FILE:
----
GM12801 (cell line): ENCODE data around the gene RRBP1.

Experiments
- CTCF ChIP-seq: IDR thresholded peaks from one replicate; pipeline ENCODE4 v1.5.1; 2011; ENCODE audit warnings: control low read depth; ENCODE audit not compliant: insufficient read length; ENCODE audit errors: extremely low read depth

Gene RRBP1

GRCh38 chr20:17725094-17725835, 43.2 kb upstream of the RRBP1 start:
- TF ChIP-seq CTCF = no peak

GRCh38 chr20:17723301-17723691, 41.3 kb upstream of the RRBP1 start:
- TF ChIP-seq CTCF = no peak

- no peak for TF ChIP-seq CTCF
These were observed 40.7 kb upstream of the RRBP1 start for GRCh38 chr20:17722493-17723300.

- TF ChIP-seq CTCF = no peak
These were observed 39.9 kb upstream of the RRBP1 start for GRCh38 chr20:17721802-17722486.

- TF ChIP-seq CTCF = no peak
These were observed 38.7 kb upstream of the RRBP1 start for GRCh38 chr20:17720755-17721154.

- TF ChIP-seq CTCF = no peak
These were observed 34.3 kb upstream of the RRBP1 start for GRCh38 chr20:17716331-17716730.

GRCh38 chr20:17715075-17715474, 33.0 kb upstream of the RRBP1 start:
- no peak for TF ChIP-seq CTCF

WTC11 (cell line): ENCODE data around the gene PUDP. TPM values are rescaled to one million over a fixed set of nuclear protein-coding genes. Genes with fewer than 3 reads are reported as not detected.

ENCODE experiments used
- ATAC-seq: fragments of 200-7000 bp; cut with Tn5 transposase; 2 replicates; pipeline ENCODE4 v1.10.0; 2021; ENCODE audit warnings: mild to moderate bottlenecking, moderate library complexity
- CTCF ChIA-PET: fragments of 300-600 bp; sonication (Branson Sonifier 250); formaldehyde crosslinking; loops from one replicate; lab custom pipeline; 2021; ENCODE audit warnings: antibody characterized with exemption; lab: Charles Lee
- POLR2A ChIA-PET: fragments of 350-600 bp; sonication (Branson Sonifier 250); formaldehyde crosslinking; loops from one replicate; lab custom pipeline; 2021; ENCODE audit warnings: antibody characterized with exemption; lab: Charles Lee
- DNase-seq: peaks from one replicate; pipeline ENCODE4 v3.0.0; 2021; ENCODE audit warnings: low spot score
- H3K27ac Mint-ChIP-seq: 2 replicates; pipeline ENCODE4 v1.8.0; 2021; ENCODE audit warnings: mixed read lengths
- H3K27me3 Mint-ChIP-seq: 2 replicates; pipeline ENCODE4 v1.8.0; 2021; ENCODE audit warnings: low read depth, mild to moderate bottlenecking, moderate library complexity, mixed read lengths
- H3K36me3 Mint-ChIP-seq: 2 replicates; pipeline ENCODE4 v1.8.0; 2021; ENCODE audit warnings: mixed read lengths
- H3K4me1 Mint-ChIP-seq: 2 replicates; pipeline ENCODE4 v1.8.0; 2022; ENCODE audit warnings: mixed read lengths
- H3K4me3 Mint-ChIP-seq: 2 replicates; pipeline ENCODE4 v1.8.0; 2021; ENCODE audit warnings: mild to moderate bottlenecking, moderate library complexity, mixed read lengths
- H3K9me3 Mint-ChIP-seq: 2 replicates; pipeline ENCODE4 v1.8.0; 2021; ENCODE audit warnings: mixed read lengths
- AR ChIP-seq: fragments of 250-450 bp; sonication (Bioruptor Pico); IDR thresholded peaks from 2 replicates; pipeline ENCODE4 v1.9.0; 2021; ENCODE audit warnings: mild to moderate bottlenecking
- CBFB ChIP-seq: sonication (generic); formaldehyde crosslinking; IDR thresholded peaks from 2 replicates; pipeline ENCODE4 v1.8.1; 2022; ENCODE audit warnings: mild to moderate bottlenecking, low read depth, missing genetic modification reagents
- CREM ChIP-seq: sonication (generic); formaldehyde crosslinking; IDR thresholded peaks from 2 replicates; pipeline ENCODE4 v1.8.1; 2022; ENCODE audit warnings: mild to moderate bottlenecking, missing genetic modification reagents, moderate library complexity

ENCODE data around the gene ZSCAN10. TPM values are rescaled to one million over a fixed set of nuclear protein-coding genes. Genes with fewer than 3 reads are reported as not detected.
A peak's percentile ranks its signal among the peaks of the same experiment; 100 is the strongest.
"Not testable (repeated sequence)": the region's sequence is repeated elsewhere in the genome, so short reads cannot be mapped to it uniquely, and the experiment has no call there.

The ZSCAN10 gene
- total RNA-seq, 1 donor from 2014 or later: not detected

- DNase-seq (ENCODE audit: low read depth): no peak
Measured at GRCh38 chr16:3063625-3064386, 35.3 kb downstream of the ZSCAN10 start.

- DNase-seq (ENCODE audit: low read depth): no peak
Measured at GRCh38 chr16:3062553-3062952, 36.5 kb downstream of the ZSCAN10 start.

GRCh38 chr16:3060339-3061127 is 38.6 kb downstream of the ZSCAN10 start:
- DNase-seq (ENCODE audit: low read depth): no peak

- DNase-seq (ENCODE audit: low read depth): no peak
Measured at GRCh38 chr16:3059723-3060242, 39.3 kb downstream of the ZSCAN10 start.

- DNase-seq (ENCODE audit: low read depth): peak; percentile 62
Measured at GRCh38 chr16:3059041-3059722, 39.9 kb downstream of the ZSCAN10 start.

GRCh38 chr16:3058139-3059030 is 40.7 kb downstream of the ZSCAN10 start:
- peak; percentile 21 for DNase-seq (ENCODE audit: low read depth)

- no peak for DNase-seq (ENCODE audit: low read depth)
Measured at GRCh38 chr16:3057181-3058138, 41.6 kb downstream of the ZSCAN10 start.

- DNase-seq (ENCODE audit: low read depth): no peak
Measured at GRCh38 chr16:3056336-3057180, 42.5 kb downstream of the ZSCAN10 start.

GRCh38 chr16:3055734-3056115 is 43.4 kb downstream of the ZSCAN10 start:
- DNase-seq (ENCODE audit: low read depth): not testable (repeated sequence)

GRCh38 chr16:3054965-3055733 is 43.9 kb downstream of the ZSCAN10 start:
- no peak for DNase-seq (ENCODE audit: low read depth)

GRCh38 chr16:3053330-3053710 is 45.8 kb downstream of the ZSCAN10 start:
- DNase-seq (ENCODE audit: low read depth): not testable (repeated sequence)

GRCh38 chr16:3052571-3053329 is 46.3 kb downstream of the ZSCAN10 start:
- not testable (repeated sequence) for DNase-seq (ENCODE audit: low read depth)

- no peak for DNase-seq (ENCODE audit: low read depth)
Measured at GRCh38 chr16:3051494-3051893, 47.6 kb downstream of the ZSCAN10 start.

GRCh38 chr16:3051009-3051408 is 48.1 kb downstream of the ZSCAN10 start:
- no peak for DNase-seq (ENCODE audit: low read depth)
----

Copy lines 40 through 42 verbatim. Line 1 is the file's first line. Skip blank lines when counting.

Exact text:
Measured at GRCh38 chr16:3063625-3064386, 35.3 kb downstream of the ZSCAN10 start.

- DNase-seq (ENCODE audit: low read depth): no peak
Measured at GRCh38 chr16:3062553-3062952, 36.5 kb downstream of the ZSCAN10 start.